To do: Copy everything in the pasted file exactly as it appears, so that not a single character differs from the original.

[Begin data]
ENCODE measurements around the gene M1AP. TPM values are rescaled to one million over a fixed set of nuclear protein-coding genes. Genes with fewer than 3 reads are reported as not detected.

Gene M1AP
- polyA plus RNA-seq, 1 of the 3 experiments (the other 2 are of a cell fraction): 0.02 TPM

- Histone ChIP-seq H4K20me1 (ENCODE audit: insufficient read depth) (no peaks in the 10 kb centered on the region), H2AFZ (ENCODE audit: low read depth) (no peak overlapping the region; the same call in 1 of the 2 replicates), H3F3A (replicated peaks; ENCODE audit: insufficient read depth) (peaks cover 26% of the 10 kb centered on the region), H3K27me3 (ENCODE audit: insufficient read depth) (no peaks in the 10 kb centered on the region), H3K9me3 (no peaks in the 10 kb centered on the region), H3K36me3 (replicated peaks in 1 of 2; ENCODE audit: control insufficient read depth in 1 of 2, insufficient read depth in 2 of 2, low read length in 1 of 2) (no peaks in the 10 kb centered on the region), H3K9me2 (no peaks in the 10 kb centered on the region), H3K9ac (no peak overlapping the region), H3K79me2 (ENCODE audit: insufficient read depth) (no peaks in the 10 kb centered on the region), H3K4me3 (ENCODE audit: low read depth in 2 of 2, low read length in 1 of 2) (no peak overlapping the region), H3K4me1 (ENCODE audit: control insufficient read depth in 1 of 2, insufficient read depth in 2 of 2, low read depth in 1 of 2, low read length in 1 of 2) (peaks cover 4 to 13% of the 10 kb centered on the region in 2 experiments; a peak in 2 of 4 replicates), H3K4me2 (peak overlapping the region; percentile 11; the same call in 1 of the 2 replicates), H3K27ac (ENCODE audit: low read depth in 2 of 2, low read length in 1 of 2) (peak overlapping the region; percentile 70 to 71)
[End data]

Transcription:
ENCODE measurements around the gene M1AP. TPM values are rescaled to one million over a fixed set of nuclear protein-coding genes. Genes with fewer than 3 reads are reported as not detected.

Gene M1AP
- polyA plus RNA-seq, 1 of the 3 experiments (the other 2 are of a cell fraction): 0.02 TPM

- Histone ChIP-seq H4K20me1 (ENCODE audit: insufficient read depth) (no peaks in the 10 kb centered on the region), H2AFZ (ENCODE audit: low read depth) (no peak overlapping the region; the same call in 1 of the 2 replicates), H3F3A (replicated peaks; ENCODE audit: insufficient read depth) (peaks cover 26% of the 10 kb centered on the region), H3K27me3 (ENCODE audit: insufficient read depth) (no peaks in the 10 kb centered on the region), H3K9me3 (no peaks in the 10 kb centered on the region), H3K36me3 (replicated peaks in 1 of 2; ENCODE audit: control insufficient read depth in 1 of 2, insufficient read depth in 2 of 2, low read length in 1 of 2) (no peaks in the 10 kb centered on the region), H3K9me2 (no peaks in the 10 kb centered on the region), H3K9ac (no peak overlapping the region), H3K79me2 (ENCODE audit: insufficient read depth) (no peaks in the 10 kb centered on the region), H3K4me3 (ENCODE audit: low read depth in 2 of 2, low read length in 1 of 2) (no peak overlapping the region), H3K4me1 (ENCODE audit: control insufficient read depth in 1 of 2, insufficient read depth in 2 of 2, low read depth in 1 of 2, low read length in 1 of 2) (peaks cover 4 to 13% of the 10 kb centered on the region in 2 experiments; a peak in 2 of 4 replicates), H3K4me2 (peak overlapping the region; percentile 11; the same call in 1 of the 2 replicates), H3K27ac (ENCODE audit: low read depth in 2 of 2, low read length in 1 of 2) (peak overlapping the region; percentile 70 to 71)